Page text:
Over the weekend, the media went crazy for Paul Ryan. And why wouldn't they? He's young, (according to Slog) politics-hot, super-fit, and he's way more charismatic than Mitt Romney. And as Mark Halperin points out, the Romney campaign deserves credit for their vice presidential candidate rollout; it's the first thing they've really gotten right in a month-and-a-half.
The question is when the blowback is going to come, what it's going to be about, and how hard it's going to hit. This video of Ryan mocking a protester for yelling about Ryan cutting Medicare and Social Security by saying "I hope he's taken his blood pressure medication" is already making the rounds:
The story of how Ryan put himself through college on Social Security survivor's benefits (his father died when he was 16) is gaining traction. I haven't seen as many reports of Ryan's “Social Security Personal Savings Guarantee and Prosperity Act of 2005," which would have allowed people to put their Social Security savings in the stock market.
And this beauty from Slate came back to light today:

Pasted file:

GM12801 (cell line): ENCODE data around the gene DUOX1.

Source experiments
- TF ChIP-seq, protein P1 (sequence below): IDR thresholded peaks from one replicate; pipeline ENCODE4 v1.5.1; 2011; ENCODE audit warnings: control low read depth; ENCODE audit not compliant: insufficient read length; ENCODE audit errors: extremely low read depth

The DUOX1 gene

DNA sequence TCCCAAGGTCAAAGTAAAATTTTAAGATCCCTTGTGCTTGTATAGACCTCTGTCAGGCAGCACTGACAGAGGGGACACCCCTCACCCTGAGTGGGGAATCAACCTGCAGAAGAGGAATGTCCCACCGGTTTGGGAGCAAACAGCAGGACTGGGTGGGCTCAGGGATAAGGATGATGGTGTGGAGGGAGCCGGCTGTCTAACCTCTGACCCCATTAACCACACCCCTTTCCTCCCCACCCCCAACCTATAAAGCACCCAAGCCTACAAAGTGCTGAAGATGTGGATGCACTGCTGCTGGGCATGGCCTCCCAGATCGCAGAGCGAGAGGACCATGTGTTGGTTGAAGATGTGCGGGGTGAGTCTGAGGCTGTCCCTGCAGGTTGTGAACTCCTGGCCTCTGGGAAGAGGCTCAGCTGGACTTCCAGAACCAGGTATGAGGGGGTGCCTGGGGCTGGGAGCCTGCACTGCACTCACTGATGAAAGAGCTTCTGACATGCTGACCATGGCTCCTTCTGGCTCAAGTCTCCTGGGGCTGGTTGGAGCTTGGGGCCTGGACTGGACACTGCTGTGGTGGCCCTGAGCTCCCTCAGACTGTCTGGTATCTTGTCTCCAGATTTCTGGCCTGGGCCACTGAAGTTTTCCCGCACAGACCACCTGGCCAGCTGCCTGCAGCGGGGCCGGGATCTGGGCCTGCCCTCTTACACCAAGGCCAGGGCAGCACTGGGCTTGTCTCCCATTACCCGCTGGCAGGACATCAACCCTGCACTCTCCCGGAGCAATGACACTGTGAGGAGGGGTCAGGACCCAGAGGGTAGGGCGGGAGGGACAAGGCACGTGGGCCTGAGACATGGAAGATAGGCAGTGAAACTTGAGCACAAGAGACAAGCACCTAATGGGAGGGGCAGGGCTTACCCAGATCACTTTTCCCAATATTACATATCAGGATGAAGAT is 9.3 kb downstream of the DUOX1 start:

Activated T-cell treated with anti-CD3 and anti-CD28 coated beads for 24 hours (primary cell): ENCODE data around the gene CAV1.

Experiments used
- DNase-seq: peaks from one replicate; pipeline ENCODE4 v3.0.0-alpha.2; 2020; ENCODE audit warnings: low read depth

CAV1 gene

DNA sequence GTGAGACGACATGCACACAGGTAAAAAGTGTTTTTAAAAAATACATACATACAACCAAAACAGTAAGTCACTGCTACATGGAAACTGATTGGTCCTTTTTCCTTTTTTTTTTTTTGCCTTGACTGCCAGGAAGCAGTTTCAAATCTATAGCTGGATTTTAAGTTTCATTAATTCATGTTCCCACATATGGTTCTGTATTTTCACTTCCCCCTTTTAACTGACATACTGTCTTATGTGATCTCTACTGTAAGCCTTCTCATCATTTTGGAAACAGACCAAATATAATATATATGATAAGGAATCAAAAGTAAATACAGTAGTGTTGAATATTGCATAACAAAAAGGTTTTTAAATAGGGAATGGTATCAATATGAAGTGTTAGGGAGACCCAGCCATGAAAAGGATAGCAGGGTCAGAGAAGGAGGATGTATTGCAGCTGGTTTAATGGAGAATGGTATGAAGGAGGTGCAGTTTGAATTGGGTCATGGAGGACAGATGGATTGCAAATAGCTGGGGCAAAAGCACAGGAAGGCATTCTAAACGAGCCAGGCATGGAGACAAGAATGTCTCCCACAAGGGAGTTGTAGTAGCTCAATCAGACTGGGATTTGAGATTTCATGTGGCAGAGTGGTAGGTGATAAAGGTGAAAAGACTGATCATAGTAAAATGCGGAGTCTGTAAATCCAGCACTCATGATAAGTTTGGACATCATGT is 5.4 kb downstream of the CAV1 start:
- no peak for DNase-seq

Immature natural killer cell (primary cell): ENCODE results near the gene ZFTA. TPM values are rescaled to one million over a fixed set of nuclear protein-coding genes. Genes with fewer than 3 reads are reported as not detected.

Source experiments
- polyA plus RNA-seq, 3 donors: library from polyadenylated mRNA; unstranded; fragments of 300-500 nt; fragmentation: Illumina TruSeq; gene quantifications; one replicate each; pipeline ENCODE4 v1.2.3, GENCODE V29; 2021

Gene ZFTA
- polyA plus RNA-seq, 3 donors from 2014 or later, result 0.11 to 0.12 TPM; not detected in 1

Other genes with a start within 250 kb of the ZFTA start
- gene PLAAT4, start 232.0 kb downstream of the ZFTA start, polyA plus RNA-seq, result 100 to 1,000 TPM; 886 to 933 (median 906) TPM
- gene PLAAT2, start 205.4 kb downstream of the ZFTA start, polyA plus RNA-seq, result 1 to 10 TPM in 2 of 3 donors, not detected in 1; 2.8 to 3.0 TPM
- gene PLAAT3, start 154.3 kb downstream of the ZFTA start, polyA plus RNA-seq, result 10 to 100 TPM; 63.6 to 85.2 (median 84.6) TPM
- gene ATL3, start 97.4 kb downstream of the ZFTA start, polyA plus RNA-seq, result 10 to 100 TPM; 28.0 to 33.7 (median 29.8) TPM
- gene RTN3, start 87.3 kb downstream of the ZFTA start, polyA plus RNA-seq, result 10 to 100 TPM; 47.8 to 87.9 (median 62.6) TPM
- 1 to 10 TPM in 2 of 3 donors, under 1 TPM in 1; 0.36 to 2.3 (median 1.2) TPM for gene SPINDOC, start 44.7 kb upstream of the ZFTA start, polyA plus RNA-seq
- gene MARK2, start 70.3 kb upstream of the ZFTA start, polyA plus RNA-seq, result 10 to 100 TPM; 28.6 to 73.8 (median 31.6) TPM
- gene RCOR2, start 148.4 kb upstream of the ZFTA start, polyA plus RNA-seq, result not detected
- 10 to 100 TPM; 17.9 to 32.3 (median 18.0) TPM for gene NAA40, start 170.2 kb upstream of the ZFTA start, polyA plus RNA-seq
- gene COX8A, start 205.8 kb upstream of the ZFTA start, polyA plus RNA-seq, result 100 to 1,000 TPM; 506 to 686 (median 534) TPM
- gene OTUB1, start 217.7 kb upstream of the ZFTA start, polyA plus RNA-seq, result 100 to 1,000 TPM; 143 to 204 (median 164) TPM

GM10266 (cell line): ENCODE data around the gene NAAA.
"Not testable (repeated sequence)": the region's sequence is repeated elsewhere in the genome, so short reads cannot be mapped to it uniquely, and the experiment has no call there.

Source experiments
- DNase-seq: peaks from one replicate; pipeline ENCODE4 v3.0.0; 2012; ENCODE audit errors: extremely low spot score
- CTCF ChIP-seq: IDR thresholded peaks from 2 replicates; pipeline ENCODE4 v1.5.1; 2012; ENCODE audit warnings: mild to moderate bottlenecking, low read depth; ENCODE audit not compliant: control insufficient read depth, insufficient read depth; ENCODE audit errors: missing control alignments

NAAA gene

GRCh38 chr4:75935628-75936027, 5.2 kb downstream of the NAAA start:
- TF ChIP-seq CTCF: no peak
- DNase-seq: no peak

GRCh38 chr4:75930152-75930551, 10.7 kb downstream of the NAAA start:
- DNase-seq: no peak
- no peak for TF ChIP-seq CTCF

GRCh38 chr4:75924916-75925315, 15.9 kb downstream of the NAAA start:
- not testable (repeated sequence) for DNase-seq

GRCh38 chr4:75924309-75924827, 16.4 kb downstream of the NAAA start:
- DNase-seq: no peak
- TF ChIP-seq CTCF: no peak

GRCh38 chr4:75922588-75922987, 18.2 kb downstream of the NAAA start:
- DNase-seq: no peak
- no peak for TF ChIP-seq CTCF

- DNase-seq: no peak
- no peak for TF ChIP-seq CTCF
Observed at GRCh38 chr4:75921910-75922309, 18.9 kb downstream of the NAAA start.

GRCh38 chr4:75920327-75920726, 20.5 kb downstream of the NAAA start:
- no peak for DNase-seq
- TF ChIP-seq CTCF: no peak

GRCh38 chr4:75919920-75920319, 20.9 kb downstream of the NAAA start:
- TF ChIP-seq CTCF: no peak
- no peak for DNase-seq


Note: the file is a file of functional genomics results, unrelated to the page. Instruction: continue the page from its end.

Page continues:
Ryan attended a closed meeting with congressional leaders, Bush's Treasury Secretary Henry Paulson, and Federal Reserve Chairman Ben Bernanke on September 18, 2008. The purpose of the meeting was to disclose the coming economic meltdown and beg Congress to pass legislation to help collapsing banks. Instead of doing anything to help, Ryan left the meeting and on that very same day Paul Ryan sold shares of stock he owned in several troubled banks and reinvested the proceeds in Goldman Sachs, a bank that the meeting had disclosed was not in trouble.
This kind of congressional insider trading wasn't illegal at the time—it is now—but it's another story to add to the Paul-Ryan-only-cares-about-Paul-Ryan file. Once the media is done telling the "exclusive" spoonfed stories of how Romney made the Ryan pick, they're going to have to start digging. I wonder when the first bomb will hit, and how Ryan will respond to this exceptional level of pressure.